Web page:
And at the end of the 6 months when I had the second MRI and the doctor called with a smile in his voice and said, "Soooo, the good news is that the lesions are stable. However, we need to follow up again in 6 months because this is still not definitive.", I didn't go to pieces. I said, "Okay then. See you in 6 months." And 6 months after that when the ultrasound revealed a BRAND NEW THIRD LESION, I didn't spend the next 2 weeks in bed. And 6 months after that when the third lesion "disappeared" I didn't dwell on it for hours. And the 6 month intervals have just kept coming. Which is why I was surprised that it had been 4 years because I really expected an answer by now.

And even though I get a little anxious and morose a day or two before my ultrasounds or the regular blood work that has also been a constant in this whole story, it isn't the same as the old days. I can't fling myself around a room in despair like that anymore. The knees just won't cooperate and I have bursitis in my right hip. Which reminds me. This series hasn't actually been about cancer, or INRTAT or my journey to learning how to live. It's really been about turning 40, which I am poised to do this month.

There might have been a time when I would have had to "accept" turning 40. Where I would have grumbled about the lines on my face and the gray in my hair and the way that no number of tricep dips completely eliminates that tell-tale wobble when I wave to you from across a room. But that was a different time and at THIS time I couldn't be more delighted to be 40. I wouldn't dream of ironing out a single wrinkle or line. And you know, I can wear sleeves.

But, I'm not letting my gray show. I'm happy to be alive but only with hair that's brown all the way to my scalp.

In Shelley's 4-act play, "Prometheus Unbound", he revisits the ancient Greek story of Prometheus and Zeus in which, you know, let's not do this. Life is too short to pretend I know anything about this play other than the part where Prometheus is doomed by Zeus to spend all eternity having his liver eaten by an eagle and then gets set free somehow. My story is a little bit different in that, while we are both freed from the bonds that held us back from being fully alive, that stupid eagle is still following me and pecking at my liver. And eventually, only one of us is going to emerge ultimately victorious in this battle. But, in the meantime, while he's stuck eating tiny bits of my liver I'm devouring this life, one pie at a time. And I don't see how that's not winning.


  1. You have a gift. Not just the gift of life (well, life 6 months at a time, anyway)(too soon for that joke?), but a gift for telling stories that keep readers absolutely enthralled. When you are on the best-seller list, I'll be so proud to be able to say "I knew her when..."

    In addition to the superb story-telling, of course, is a beautiful story of life, rediscovered. As much as you hate sappiness, I'm going to tell you right now that I was in tears on this final installment. (They weren't streaming down my face or anything, but kinda welling up in my lower eyelid.)(OK, one just rolled down. Great. Now I have to redo my mascara.)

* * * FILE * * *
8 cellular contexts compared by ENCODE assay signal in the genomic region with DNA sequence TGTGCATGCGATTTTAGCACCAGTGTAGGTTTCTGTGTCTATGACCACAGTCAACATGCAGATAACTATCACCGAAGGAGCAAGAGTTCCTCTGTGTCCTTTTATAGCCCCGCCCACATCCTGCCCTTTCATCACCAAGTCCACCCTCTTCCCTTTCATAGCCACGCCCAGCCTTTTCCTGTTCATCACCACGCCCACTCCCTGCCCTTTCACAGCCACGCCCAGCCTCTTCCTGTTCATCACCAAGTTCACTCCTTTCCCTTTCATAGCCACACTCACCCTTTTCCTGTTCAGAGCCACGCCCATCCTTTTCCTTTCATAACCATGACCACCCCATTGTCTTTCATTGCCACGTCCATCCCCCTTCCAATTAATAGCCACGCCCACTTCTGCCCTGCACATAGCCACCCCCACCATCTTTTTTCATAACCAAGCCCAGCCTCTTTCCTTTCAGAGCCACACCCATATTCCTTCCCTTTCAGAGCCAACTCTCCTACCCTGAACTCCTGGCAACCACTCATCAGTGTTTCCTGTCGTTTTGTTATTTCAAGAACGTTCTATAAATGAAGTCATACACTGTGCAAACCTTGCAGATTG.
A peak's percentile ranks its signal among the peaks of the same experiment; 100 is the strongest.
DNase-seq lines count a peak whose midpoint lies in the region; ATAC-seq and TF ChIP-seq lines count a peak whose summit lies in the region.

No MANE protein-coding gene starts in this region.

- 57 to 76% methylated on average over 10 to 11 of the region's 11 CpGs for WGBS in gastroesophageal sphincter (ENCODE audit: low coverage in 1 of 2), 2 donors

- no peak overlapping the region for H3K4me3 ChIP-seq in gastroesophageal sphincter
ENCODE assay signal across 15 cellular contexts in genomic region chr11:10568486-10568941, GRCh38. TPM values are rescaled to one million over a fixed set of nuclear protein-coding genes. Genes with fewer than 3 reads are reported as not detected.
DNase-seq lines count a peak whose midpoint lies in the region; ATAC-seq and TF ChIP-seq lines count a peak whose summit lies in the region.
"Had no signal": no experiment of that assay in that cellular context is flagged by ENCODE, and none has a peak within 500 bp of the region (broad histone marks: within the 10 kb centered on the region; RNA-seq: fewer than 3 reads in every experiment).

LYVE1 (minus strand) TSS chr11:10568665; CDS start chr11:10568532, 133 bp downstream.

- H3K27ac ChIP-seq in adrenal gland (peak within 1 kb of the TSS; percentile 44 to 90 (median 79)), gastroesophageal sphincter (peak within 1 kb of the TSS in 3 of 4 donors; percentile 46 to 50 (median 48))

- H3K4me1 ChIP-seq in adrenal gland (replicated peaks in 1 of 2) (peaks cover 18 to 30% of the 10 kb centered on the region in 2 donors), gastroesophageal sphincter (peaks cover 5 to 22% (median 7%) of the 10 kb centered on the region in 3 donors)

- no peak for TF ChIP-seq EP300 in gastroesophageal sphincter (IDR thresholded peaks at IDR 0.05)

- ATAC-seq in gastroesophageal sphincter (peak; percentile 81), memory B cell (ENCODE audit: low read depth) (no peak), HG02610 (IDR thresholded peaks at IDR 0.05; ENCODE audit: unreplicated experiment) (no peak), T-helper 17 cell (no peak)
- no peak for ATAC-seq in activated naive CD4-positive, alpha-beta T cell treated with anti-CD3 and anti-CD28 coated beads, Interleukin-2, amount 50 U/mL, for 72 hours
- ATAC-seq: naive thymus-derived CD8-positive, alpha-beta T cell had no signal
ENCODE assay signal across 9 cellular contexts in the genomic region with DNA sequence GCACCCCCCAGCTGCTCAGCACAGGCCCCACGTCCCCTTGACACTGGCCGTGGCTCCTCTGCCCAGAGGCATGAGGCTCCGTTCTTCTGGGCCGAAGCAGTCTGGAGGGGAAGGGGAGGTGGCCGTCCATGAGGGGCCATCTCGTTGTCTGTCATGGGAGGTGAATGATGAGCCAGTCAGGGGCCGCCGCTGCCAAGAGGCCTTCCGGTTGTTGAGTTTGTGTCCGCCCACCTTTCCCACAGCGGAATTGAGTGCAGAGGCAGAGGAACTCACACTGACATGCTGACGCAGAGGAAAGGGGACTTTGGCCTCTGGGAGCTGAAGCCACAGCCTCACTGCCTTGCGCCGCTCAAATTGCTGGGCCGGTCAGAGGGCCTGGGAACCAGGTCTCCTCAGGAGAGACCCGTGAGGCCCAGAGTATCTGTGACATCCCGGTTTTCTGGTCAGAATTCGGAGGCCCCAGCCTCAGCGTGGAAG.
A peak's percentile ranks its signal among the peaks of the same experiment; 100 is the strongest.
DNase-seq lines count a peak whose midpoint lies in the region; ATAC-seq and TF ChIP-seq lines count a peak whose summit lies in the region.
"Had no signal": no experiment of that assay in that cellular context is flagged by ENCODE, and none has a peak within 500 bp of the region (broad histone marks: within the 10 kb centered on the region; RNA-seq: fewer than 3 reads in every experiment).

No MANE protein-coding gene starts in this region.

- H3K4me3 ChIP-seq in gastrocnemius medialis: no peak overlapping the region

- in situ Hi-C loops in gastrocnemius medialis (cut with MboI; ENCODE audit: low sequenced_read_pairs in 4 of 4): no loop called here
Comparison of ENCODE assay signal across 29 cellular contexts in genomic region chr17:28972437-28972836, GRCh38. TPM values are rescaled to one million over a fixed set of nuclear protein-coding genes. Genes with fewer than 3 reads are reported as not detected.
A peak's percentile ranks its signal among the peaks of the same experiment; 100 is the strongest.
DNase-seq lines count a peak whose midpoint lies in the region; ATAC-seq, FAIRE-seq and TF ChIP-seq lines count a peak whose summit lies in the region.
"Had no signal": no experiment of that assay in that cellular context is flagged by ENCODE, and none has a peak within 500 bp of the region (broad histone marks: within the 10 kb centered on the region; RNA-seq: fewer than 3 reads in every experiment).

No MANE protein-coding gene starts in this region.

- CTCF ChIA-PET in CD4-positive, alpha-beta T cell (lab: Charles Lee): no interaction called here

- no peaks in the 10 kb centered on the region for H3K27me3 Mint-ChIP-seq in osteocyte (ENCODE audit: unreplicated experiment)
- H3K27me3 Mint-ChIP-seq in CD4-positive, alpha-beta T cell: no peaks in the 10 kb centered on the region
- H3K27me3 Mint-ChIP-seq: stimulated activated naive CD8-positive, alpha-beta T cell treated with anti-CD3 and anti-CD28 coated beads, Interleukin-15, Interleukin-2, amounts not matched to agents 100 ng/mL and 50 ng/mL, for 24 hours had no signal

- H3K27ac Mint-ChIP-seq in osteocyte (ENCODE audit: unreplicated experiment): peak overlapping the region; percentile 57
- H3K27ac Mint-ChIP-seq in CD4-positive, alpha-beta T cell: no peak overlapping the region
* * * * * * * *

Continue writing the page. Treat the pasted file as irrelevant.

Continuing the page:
You've inspired me, Z, to rethink my own priorities and how I want to spend my life. Wallowing in self-pity at what I am not, what I don't have, what I've already missed out on? Or putting all that behind me and realizing that every day could be the last day -- and making it count?

    Would it be too much to say I love you? Yeah, that's what I thought. :)

  2. Cecily and Dawn, thank you so much. If I had a ranking of the people I would most want to appreciate my writing (and I totally do not, who would do that? I wouldn't. This is my grocery list. Unless it isn't as weird as it sounds? Yeah. I didn't think so. Let's see: milk, orange juice...) you would be in the upper tier, so your words really mean a lot to me.

  3. May I join the fan club as well? There was a time when I was insistent that you write a book. But this will do for now ;) and we'll just print them all out and pretend. Since you're gone so much, flying around the country and eating pie and all.

  4. I agree with Cecily and Dawn. I adore your writing.

    As for cancer, I'm sorry that you have to always have that in the back of your mind. I do too. Mom had breast cancer when I was in high school. She had radiation to treat it and from that radiation, years later, she was diagnosed with osteosarcoma in her shoulderblade. The shoulderblade had to be removed. But she stil lives. :-) but right now, One of my dearest cousins has stage iv breast cancer with mets to her liver. My sil's father was recently diagnosed with stage iv colon cancer with mets to his liver as well. A man at my church is also suffering with cancer.

    I will pray for your health Z.

  5. Thank you, Lisa and Julie. It is so comforting to have you both in my corner.

  6. My SIL died from breast cancer in 1999, she left behind two little girls whose lives will never be the same. I say that to let you know that I am fully aware of the suckage that is cancer, and I am so glad that you are here, and doing well. I'm sorry that I haven't weighed in sooner, but have been thinking of you since you began this story.

  7. This was so good and so beautiful. All of it.

    "Well, no, I was not going to spend my final days like that. Not just that, but I redefined what "Final Days" meant. Because they are all final days. You don't get any of them back once you've used them up and if you waste one, you can't make it up later."

    Thank you for this.